Antony Gough and 'The Terrace'
The Mayor and the seven 'independent' councillors have decided that the good people of Chrsitchurch, already facing a massive rates hike, will subsidise the profits of wealthy property developers.

WHILE THE GOOD PEOPLE of Christchurch are set to be burdened with a massive rates hike of some 28 percent over four years, the Christchurch City Council has voted, 8-6, to rebating development contributions for commercial developments in the central city until mid-2020 or until the $5 million set aside for the new rebate scheme is exhausted.

The six People's Choice councillors voted against the rebate.

The Mayor and the seven 'independent' councillors also agreed to put another $10m aside so they can extend the rebate scheme already in place for central city residential developments until June 2017 or until the funds are exhausted.

That's $15 million worth of rebates for wealthy property developers, which the good people of Christchurch, many of whom are struggling financially, will be forced to pay. It's $25 million worth of ratepayer-funded rebates if you include the first $10 million rebate.

Leading the charge to help out his mates was none other than Councillor Jamie Gough, apparently having recovered from his Saturday night drunken antics.

It was also Gough who, in 2013, campaigned for the first $10 million rebate scheme for residential units - at the same time opposing a $50 million scheme to provide more social housing.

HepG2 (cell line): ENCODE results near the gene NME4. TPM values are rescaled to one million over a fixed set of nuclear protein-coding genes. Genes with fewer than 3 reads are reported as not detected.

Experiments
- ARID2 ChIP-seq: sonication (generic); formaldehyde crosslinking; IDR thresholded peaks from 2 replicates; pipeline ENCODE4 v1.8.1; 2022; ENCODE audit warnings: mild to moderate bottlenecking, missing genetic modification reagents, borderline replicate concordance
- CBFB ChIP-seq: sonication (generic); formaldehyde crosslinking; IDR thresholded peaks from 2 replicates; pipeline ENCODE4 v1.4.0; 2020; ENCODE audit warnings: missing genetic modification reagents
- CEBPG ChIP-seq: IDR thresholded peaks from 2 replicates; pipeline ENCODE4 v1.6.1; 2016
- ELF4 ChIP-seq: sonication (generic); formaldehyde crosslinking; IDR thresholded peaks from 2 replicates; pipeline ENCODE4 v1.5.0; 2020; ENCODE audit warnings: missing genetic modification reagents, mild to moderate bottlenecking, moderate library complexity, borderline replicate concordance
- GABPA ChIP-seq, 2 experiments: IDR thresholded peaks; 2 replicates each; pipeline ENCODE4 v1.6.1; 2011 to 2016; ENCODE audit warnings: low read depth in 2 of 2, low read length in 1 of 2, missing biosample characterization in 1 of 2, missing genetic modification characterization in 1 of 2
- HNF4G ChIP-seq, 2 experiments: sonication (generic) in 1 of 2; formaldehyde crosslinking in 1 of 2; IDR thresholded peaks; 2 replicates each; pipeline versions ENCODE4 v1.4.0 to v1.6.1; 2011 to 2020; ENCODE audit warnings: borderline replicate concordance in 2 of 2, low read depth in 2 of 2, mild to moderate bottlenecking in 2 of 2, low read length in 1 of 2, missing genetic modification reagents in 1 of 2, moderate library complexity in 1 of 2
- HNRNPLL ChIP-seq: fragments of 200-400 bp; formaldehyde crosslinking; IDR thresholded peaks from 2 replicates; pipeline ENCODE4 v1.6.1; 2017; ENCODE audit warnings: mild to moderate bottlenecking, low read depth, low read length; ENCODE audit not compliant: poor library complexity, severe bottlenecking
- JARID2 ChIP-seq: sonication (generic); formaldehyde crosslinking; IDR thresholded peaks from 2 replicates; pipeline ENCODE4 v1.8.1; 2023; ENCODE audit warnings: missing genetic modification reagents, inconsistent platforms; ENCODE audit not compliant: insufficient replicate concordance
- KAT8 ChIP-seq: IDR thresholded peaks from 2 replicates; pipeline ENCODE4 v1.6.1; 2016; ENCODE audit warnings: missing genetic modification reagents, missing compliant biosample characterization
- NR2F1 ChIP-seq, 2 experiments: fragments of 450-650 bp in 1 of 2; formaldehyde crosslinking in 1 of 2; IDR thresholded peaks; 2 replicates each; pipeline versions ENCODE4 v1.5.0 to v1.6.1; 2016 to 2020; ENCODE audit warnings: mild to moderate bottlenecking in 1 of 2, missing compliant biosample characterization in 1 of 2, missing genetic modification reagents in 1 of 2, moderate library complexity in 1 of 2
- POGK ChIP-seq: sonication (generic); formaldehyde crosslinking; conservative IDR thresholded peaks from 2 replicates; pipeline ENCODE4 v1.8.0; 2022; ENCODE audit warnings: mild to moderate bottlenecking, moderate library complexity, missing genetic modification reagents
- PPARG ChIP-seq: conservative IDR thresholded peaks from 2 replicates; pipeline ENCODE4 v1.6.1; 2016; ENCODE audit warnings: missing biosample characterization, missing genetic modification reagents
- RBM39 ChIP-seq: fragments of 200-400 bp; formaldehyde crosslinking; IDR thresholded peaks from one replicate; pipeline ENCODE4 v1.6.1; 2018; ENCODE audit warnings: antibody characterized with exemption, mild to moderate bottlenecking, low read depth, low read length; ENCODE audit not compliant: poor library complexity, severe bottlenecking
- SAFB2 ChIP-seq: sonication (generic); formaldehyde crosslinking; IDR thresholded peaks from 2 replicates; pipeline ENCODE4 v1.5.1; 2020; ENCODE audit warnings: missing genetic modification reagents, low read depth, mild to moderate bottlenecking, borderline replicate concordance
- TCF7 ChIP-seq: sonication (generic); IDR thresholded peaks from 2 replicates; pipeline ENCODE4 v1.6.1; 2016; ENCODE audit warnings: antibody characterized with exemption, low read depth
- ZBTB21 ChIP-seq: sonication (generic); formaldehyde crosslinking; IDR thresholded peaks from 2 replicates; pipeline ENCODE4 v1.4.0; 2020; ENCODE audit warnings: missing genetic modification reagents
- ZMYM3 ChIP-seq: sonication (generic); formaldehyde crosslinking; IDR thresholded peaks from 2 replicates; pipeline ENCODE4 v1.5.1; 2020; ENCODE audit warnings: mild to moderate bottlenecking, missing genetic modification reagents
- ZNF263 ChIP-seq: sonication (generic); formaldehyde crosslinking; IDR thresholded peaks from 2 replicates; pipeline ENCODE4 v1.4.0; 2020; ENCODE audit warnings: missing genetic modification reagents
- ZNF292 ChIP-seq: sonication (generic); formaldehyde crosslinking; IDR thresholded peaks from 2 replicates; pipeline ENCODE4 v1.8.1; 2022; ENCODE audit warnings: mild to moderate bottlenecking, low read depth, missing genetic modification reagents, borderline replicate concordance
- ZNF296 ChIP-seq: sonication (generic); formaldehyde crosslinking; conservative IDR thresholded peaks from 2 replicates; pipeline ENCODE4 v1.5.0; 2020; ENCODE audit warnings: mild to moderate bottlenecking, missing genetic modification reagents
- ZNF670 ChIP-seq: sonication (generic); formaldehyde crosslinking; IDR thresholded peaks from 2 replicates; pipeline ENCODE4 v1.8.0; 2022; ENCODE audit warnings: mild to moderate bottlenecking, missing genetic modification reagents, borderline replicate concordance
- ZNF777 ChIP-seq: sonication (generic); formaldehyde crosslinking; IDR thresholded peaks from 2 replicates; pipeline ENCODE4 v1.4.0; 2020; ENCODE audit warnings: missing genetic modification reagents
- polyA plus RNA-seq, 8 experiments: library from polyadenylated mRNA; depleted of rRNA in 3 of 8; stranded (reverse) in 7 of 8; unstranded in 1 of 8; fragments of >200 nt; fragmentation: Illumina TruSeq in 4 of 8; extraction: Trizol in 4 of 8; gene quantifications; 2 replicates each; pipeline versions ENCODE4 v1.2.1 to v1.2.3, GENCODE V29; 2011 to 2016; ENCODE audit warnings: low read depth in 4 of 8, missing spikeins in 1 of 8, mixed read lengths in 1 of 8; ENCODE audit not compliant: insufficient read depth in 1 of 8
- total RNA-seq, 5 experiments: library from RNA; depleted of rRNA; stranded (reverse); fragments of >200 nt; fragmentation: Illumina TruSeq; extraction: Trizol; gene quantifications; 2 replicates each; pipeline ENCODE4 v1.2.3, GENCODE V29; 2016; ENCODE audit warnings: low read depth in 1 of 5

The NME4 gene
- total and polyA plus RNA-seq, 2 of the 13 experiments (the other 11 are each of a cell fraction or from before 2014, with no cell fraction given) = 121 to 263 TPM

He claimed that developers needed a 'financial incentive' to build new residential units rather than offices in the central city as it was otherwise uneconomic.

Now these same property developers need another helping hand to build commercial offices. Apparently that's now 'uneconomic' as well.

I wrote at the time:

Wealthy property developers will now receive up to $10 million worth of 'incentives' for building ritzy townhouses and apartments. In effect, the good people of Christchurch - including those who are still living in damaged houses and garages in the eastern suburbs- will be subsidising property developers and helping them to maintain their healthy profit margins as they flog off high-end properties to other wealthy investors, who will be the only people who'll be able to afford these central city residences.

Most of the apartment buildings that have been built in the central city area have sold for a million dollars or more.

What is also extraordinary is that Jamie Gough has been able to campaign and vote for these generous rebates when he has a direct conflict of interest. His father, Tracy Gough, has extensive central city property interests. His uncle, Antony Gough, is presently overseeing construction of The Terrace, a central city river-side development. Gough has struggled to attract tenants.


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